Namibian youths took centre stage recently as they gathered in Windhoek to celebrate International Youth Day at the fifth annual #YouthQuakeNam23 conference.
Hosted by the Namibia Media Trust (NMT), the event provided a platform for young people to engage in discussions on community development, personal growth and digital inclusion.
Themed ‘Digital Inclusion for Youth Democratic Participation’, the conference aimed to equip young Namibians with the skills and knowledge necessary to navigate the digital landscape and participate meaningfully in the democratic process.
NMT programme coordinator Jessica /Uiras said this year’s theme places a strong emphasis on the role of technology and digital access in enhancing youth engagement in democratic processes.
“It highlights the significance of breaking down digital barriers and ensuring that all young people have equal access to digital resources. The theme recognises the transformative potential of technology in amplifying youth voices, fostering political awareness and encouraging active citizenship in the digital age,” she said.
The opening session of the conference delved into the role of Artificial Intelligence (AI)-powered democracy.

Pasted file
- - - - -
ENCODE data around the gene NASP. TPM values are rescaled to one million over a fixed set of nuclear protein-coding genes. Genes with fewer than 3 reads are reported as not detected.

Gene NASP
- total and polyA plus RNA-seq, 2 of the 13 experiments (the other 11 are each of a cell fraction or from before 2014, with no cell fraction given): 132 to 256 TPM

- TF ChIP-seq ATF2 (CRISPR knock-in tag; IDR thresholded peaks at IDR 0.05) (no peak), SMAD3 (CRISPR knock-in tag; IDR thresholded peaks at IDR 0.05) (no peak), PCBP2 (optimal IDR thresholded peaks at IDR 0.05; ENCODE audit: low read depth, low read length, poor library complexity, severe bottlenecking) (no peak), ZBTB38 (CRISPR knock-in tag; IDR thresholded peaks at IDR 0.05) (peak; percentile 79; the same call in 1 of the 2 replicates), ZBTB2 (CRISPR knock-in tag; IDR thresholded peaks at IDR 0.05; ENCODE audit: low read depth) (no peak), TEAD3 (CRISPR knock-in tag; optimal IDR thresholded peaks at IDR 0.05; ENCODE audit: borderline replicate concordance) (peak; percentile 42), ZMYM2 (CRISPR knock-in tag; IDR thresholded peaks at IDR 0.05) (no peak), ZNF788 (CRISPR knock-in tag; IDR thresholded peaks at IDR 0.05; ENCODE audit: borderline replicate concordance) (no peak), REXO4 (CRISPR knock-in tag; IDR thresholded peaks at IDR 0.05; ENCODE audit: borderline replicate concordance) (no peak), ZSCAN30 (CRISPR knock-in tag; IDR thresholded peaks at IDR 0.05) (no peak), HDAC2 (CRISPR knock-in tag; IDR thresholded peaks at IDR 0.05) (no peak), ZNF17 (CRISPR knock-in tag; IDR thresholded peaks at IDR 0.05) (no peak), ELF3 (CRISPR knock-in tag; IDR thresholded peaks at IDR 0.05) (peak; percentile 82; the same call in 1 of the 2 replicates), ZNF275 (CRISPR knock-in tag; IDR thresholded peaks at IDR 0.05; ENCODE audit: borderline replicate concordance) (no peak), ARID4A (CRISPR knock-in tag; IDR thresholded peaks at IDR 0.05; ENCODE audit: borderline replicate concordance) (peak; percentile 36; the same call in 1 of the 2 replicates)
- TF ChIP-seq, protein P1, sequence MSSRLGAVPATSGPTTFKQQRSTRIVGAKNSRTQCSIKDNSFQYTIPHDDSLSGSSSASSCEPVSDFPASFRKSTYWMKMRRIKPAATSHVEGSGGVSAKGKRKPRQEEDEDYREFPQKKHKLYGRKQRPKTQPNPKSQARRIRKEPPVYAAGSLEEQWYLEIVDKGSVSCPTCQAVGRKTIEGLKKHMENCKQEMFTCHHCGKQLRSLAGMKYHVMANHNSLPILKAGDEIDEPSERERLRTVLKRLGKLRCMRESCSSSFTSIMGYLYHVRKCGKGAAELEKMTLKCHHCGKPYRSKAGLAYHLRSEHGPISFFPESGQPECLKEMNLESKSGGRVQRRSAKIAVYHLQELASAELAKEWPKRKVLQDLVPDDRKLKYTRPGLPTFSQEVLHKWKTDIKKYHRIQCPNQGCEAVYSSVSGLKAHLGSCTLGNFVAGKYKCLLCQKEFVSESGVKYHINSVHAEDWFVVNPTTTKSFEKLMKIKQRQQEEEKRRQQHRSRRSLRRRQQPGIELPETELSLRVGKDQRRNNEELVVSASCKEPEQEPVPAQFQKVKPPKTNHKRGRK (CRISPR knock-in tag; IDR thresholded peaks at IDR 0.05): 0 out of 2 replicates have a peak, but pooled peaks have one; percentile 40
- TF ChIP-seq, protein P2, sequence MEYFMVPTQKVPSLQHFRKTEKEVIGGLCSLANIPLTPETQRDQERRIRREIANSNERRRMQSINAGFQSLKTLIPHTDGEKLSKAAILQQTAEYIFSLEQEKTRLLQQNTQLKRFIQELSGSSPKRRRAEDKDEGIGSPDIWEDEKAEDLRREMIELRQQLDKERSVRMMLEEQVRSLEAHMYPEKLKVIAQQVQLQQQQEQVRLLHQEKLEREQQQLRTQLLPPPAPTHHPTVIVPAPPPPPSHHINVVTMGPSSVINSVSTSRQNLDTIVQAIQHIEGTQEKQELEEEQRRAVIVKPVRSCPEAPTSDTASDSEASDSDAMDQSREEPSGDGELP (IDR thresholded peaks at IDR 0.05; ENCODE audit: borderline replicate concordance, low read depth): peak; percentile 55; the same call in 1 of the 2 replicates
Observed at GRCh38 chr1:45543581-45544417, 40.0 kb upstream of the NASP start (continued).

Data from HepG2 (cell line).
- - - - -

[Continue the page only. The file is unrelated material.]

Anicia Peters, the chief executive officer of Namibia’s National Commission on Research, Science, and Technology (NCRST), encouraged young people to use AI to create positive change and to focus their proposals on AI-driven democracy. This call to action aligned with NCRST’s commitment to supporting and enabling youth-led initiatives.
E-democracy emerged as a significant tool for political engagement, enabling rapid information sharing and fostering efficient debates.
While celebrating the transformative opportunities presented by the digital landscape, conference participants also addressed the associated challenges.
Internet Society Namibian Chapter president Anna Amoomo-David believes that the internet provides platforms for young people to express themselves politically.
She encourages young people to increase their political activity online.
“The internet has platforms for young people to express themselves politically, and young people should engage,” she said. Amoomo-David continued to discuss how other countries on the African continent use the internet in undemocratic ways.
“Some African countries have internet shutdowns when citizens mobilise support or advocate political issues; this is voter suppression and is undemocratic,” she said.
The conference emphasised the critical role of digital literacy, extending beyond basic internet usage to encompass the safeguarding of personal data.
The imminent data protection bill (DPB) in Namibia, currently undergoing comprehensive public consultations, further underscored the importance of data security and privacy awareness.
In addition to its focus on digital inclusion, the conference also expanded its horizons to cover the oil and gas sector.
Reflecting Namibia’s growing status as an investment hub driven by offshore oil discoveries, the conference incorporated insights from the Women in Oil, Gas and Energy Network (Wogen) Namibia.
This Namibian non-profit organisation shared experiences of increased opportunities for women and the positive impact on knowledge-sharing within the sector.